These are the main reverb types

  1. Plate
  2. Spring
  3. Impulse Response/Convolution Reverb
  4. Algorithmic
  5. Physical Modeling

Let’s look at each of these reverb types in detail.

Plate Reverb

This is one of the classic electro-mechanical reverb types. It was first introduced by Elektromesstechnik in 1957 with the release of its famous EMT 140 Reverberation unit. In the beginning, 140 unit plate reverbs were mono, but later on, a stereo unit was released as well.
About Plate Reverb - Best Plate reverb VST
The Plate Reverb uses a transducer(energy converter) to generate vibrations in a metal sheet. These vibrations are then recorded and changed back into an audio signal using a contact mic.
Best Plate Reverb VSTs

  • T-Racks 5 Plate Reverb
  • Waves Abbey Road Reverb Plates(Emulation of earlier EMT 140)
  • Soundtoya little plate

Spring Reverb

The spring reverb is similar to the plate reverb, the only difference is the use of Spring in place of a metal sheet. The spring reverb was first created by Bell Laboratory(Now known as Nokia Bell Labs after its acquisition in 2016).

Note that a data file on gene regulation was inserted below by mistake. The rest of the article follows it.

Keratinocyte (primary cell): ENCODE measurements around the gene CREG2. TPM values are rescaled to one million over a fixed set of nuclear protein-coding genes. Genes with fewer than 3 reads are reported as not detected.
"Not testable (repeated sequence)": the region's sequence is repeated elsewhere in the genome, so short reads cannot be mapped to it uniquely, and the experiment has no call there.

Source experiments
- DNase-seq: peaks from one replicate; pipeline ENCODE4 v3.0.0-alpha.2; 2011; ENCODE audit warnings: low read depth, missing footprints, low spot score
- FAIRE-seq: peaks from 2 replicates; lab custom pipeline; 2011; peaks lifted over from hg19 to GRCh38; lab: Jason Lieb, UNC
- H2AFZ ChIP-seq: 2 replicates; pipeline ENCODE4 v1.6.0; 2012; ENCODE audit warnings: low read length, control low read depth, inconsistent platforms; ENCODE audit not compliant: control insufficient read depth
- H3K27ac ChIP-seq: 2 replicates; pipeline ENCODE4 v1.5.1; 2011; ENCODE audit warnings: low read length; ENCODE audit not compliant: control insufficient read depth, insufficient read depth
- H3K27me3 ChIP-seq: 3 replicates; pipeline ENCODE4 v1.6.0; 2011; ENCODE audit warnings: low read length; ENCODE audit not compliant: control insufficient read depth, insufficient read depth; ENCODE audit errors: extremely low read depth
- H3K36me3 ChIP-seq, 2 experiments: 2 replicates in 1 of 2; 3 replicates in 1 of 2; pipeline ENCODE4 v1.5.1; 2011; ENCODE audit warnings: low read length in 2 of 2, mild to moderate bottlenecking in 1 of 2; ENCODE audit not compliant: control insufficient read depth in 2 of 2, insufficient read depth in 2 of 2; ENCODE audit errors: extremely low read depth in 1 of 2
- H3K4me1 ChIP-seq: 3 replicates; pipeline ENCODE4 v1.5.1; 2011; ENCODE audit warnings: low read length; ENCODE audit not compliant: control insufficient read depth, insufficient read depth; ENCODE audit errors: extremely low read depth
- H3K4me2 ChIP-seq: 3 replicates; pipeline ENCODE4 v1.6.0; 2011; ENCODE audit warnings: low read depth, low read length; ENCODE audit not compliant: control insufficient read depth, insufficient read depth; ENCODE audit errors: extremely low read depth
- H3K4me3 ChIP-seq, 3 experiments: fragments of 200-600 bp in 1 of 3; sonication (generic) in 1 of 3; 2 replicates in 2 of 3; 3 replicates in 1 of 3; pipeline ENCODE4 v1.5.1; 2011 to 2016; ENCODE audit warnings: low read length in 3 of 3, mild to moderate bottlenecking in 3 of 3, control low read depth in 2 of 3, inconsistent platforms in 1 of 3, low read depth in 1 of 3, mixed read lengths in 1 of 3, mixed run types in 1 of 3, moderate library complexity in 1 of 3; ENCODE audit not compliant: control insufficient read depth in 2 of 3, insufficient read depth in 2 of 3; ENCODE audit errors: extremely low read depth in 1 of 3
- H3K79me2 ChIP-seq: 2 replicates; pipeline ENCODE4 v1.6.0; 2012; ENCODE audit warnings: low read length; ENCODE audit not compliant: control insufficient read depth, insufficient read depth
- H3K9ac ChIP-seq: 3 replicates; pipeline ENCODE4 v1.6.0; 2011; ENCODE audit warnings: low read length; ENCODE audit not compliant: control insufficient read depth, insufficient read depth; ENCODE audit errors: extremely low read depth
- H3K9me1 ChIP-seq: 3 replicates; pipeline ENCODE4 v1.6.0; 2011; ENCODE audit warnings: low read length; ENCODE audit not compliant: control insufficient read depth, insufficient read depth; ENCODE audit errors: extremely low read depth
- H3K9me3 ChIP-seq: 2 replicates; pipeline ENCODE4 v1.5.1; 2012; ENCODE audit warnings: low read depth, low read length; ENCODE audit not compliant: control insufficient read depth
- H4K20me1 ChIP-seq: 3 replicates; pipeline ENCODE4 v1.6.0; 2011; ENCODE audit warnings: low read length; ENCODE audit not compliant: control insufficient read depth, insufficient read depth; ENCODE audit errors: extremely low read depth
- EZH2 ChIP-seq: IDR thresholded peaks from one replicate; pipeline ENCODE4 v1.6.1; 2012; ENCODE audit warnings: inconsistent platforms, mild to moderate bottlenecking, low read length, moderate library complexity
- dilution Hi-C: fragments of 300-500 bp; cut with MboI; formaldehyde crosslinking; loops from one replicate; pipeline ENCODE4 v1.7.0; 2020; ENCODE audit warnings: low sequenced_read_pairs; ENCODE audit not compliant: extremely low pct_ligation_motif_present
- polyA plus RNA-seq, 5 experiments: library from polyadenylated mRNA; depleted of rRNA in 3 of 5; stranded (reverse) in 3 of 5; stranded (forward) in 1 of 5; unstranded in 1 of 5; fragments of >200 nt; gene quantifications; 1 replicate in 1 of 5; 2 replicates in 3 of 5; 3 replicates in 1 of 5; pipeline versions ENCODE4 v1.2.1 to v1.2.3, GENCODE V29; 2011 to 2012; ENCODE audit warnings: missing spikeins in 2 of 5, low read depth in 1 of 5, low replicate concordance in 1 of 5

About spring reverb - Best spring reverb VSTs
Just like the electro-mechanical plate, spring reverb also uses a transducer. This type of reverb was popular in 1960 and was used in many popular guitar amps and recordings. Spring reverb was first used by Hammond in their Organs.
Best Spring Reverb VSTs –

  • Softube Spring
  • Eventide Spring
  • U-he Twangstrom

Impulse Response/Convolution

Convolution is the modern way to create real spaces and reverbs. Unlike algorithmic reverb that gives a definite output. Convolution reverb can emulate a realistic environment. 
About convolution reverb - Best convolution reverb VSTs